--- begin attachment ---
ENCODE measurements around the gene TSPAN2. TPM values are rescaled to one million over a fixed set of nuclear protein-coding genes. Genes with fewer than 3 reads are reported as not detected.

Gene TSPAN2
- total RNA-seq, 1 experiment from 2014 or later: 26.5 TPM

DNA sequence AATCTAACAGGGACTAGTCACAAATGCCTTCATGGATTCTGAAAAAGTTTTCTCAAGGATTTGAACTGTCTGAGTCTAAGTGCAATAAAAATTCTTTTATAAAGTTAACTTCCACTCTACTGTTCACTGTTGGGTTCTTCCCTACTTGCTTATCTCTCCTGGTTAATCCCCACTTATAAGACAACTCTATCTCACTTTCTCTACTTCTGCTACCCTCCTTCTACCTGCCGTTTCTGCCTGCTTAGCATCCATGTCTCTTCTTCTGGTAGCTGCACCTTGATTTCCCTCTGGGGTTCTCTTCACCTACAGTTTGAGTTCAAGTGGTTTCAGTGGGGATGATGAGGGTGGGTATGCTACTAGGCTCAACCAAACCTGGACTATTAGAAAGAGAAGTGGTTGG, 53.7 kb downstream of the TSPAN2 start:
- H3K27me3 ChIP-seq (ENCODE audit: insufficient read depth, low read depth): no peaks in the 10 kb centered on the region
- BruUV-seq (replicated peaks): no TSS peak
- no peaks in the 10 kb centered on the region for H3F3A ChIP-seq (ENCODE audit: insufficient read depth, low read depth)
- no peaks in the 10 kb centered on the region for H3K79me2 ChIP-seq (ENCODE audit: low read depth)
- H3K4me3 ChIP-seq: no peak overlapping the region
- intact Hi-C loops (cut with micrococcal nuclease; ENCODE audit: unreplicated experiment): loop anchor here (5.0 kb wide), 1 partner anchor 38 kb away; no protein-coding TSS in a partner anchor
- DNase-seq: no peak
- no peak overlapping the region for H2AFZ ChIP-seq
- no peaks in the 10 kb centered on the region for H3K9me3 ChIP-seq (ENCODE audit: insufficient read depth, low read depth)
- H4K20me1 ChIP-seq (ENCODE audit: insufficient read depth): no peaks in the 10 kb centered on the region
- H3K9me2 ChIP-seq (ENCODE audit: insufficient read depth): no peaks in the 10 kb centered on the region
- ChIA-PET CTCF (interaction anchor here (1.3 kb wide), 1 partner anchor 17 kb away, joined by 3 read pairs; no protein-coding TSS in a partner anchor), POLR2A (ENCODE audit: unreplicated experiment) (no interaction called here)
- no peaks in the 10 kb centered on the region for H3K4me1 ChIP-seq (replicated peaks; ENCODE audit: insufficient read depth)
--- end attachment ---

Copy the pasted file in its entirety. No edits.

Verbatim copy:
ENCODE measurements around the gene TSPAN2. TPM values are rescaled to one million over a fixed set of nuclear protein-coding genes. Genes with fewer than 3 reads are reported as not detected.

Gene TSPAN2
- total RNA-seq, 1 experiment from 2014 or later: 26.5 TPM

DNA sequence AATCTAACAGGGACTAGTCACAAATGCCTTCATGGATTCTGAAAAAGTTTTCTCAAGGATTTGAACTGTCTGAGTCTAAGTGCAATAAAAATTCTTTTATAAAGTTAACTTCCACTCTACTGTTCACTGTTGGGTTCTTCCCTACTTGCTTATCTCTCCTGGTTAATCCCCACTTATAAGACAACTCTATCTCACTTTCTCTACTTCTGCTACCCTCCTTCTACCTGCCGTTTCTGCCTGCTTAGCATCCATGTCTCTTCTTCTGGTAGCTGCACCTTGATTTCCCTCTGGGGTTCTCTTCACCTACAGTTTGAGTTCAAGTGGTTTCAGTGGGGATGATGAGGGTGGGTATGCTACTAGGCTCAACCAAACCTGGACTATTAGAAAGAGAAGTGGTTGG, 53.7 kb downstream of the TSPAN2 start:
- H3K27me3 ChIP-seq (ENCODE audit: insufficient read depth, low read depth): no peaks in the 10 kb centered on the region
- BruUV-seq (replicated peaks): no TSS peak
- no peaks in the 10 kb centered on the region for H3F3A ChIP-seq (ENCODE audit: insufficient read depth, low read depth)
- no peaks in the 10 kb centered on the region for H3K79me2 ChIP-seq (ENCODE audit: low read depth)
- H3K4me3 ChIP-seq: no peak overlapping the region
- intact Hi-C loops (cut with micrococcal nuclease; ENCODE audit: unreplicated experiment): loop anchor here (5.0 kb wide), 1 partner anchor 38 kb away; no protein-coding TSS in a partner anchor
- DNase-seq: no peak
- no peak overlapping the region for H2AFZ ChIP-seq
- no peaks in the 10 kb centered on the region for H3K9me3 ChIP-seq (ENCODE audit: insufficient read depth, low read depth)
- H4K20me1 ChIP-seq (ENCODE audit: insufficient read depth): no peaks in the 10 kb centered on the region
- H3K9me2 ChIP-seq (ENCODE audit: insufficient read depth): no peaks in the 10 kb centered on the region
- ChIA-PET CTCF (interaction anchor here (1.3 kb wide), 1 partner anchor 17 kb away, joined by 3 read pairs; no protein-coding TSS in a partner anchor), POLR2A (ENCODE audit: unreplicated experiment) (no interaction called here)
- no peaks in the 10 kb centered on the region for H3K4me1 ChIP-seq (replicated peaks; ENCODE audit: insufficient read depth)